A Community Away from Home: The SDLC Experience

A Community Away from Home: The SDLC Experience

Nshera Tutu

The Student Diversity Leadership Conference (SDLC) is a four-day gathering of students centered on conversations about diversity, social justice, and community building. I originally applied to the conference because I had heard about how eye-opening and moving SDLC was from friends who had previously attended. Discussing and learning about social justice is a passion of mine, and I hadn’t had the chance to truly engage in topics about it prior to SDLC. Part of what drew me to it was the fact that I would finally have the chance to have these important conversations with people who truly cared. I’ve found that sometimes at HM, I have had conversations about identity with the same friend groups, clubs and affinity groups, and that not everyone cares about issues important to me. At SDLC, I was surrounded by people who found these topics just as interesting as I did and were just as passionate about making a difference in their academic communities and the world around them.
During the conference, I engaged in many interesting conversations with people with a spectrum of beliefs and thought about my own place in the world. I realized the privileges that I take for granted and how I can use that power to better myself and help others. SDLC also taught me the power of vulnerability and leaning into discomfort. On the first official day of the conference, Dr. Rodney Glasgow led all 1,800 students who attended the conference in an exercise in talking about where our trauma lived. After talking about his own life, he invited students up to the stage to talk about how their trauma manifested in their lives. I found myself petrified by the idea of talking so openly about my darkest times in an auditorium full of near strangers, but I was moved when I saw countless people sharing their stories like they were talking in a circle of lifelong friends. After that moment, I decided to be as vulnerable as I could with the people I talked to. Within my family group, the group of eighty randomly chosen students that I did all my activities with, I talked about experiences at the school and beyond that I previously never felt comfortable openly sharing. Everyone was respectful of what I said and expressed gratitude for sharing my own stories.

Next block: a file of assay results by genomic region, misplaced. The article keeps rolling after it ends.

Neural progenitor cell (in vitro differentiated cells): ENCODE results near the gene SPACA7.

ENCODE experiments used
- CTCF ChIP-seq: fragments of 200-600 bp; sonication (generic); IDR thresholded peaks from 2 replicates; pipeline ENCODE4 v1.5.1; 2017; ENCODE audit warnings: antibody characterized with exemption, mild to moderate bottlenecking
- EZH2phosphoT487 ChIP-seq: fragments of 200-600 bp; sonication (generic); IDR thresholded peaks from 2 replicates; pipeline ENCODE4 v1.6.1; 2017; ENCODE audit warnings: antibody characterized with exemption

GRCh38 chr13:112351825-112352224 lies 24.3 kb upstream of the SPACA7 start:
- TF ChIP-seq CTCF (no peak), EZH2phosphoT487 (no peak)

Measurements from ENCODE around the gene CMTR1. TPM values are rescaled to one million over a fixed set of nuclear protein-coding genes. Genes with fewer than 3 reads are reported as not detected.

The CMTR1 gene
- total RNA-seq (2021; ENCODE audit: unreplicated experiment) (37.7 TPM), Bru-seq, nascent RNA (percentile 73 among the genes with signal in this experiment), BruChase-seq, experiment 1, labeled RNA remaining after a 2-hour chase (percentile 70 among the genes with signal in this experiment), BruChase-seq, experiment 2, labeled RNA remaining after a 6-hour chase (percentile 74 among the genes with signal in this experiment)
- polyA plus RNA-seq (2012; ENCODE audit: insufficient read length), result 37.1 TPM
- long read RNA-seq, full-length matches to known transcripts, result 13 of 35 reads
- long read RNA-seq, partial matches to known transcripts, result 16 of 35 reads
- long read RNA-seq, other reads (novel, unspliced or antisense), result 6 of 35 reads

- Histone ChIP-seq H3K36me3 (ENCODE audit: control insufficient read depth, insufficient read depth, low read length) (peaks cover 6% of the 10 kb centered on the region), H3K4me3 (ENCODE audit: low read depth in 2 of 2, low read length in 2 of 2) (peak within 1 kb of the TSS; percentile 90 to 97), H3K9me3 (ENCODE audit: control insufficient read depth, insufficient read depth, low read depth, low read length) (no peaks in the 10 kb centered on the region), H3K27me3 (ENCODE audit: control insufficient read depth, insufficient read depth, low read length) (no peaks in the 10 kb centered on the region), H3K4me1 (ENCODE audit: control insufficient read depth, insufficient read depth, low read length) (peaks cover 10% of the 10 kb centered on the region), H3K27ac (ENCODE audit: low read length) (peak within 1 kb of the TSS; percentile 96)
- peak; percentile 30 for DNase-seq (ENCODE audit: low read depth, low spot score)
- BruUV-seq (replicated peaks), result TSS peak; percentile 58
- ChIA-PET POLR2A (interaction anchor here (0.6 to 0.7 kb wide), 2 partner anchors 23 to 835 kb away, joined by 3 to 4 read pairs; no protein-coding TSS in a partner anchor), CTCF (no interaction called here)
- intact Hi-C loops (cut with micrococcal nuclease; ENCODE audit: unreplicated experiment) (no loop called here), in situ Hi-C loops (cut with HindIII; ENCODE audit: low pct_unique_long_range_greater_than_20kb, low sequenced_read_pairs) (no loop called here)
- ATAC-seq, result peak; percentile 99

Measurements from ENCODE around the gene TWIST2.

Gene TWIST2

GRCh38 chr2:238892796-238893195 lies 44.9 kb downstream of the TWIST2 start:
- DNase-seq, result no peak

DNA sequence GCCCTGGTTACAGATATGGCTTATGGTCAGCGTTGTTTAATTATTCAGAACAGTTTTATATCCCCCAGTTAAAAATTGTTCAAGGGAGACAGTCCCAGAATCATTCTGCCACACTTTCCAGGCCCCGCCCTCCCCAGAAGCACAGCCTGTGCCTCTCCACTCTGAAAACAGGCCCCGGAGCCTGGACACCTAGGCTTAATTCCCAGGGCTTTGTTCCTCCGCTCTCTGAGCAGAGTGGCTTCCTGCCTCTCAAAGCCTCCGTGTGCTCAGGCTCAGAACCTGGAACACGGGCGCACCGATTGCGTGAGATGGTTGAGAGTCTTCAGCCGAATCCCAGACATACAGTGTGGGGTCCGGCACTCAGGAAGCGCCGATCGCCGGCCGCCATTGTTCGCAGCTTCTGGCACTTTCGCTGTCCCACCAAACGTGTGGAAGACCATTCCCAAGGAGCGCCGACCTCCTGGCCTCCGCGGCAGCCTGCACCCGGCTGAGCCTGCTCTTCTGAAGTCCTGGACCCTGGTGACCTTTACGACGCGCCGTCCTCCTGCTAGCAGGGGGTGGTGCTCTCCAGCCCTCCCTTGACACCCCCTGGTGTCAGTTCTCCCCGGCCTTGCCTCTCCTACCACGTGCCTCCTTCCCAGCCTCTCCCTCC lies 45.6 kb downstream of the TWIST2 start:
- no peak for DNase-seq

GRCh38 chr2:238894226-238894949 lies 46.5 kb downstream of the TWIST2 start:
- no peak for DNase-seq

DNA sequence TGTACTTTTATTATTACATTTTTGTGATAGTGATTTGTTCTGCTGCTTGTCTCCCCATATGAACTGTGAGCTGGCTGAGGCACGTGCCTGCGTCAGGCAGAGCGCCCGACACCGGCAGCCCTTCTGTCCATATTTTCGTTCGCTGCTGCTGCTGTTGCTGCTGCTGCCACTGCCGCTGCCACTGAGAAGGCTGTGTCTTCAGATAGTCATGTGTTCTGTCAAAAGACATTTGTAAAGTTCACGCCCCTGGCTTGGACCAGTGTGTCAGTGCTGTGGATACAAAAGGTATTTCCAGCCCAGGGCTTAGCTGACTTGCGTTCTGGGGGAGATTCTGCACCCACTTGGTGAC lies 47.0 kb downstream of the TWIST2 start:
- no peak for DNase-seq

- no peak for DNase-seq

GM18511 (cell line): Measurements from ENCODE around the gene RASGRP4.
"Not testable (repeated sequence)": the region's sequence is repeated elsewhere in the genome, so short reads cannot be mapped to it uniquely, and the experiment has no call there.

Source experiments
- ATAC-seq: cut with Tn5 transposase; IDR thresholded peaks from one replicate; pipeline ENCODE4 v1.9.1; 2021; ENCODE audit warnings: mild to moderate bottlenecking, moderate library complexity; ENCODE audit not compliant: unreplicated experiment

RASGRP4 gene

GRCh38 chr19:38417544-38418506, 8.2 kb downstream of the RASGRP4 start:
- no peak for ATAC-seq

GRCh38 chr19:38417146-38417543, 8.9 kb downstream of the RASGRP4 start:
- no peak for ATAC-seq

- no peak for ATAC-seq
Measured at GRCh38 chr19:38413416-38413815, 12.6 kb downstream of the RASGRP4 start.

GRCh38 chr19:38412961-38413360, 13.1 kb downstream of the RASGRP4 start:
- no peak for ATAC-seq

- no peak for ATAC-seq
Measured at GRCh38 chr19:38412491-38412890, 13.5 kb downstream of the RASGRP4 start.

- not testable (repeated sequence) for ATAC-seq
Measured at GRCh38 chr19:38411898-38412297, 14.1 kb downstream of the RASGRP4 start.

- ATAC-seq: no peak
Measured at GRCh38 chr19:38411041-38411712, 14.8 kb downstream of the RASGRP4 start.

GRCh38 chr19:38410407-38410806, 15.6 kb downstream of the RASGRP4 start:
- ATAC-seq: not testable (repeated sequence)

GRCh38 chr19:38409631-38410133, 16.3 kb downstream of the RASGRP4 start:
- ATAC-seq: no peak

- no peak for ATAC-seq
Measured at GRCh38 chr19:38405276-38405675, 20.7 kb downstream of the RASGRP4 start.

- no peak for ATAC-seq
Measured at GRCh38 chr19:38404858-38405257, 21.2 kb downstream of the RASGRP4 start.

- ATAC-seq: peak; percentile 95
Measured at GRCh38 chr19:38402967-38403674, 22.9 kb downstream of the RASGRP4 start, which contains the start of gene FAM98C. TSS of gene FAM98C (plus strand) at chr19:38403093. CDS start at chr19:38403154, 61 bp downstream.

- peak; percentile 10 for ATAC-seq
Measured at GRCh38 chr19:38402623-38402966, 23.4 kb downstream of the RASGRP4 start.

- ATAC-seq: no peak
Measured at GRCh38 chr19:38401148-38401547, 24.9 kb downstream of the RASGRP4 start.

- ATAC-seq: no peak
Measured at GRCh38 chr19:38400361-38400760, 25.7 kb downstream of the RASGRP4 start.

Although SDLC as a learning experience was revolutionary, what will forever be most memorable is the sense of community and love that I found. Within the family groups, people could talk about the struggles they faced, and everyone would respond thoughtfully. One could sit at a table of strangers during lunch and feel like they were already friends. On the two full days of the conference, we also spent some time in racial affinity groups. When I went to the Black/African heritage affinity group, I felt nothing but love from the beginning. We came together and celebrated the things that made us proud to be Black. For instance, at the talent show on the last night, I lost my voice cheering for all the different performers that graced the stage. I knew that no one would question my Blackness, my knowledge of Black culture, or expected me to speak on behalf of all Black people, which often happens when you are Black at a predominantly White institution.
On the last day of the conference, the six HM students presented what we learned and wanted to bring back to school for the HM faculty who had traveled with us to Seattle for the faculty version of the conference, People of Color Conference. I found myself overwhelmed with emotion because I wasn’t ready to let go of the joy that the conference brought me. I was certain I wasn’t going to see many of my SDLC friends again, but I was assured by our faculty that this wasn’t the end of our friendships and that I shouldn’t be upset. This is when I realized that the community of people who shared my concerns weren’t exclusive to SDLC. I was surrounded by faculty members who supported me, cared about what we had to say, and helped to improve our experiences.
Luckily, almost five months later, I still talk to many of my SDLC friends regularly. My family group and the Black affinity group have stayed in touch using various forms of social media, and we still celebrate each other and our successes and uplift each other during tough times. It proved to me that the world is bigger than the bubble that exists at the school and that I am not alone in my experiences.
Unfortunately, Horace Mann students can only go to SDLC once, so I cannot apply again. Even if I could, I wouldn’t because I was incredibly fortunate to experience the magic that is SDLC, and I want as many Horace Mann students as possible to have that similar experience. Being around other teenagers who care so deeply, who understand you as a person, and who push you to be a more thoughtful member of your community, will truly change you for the better.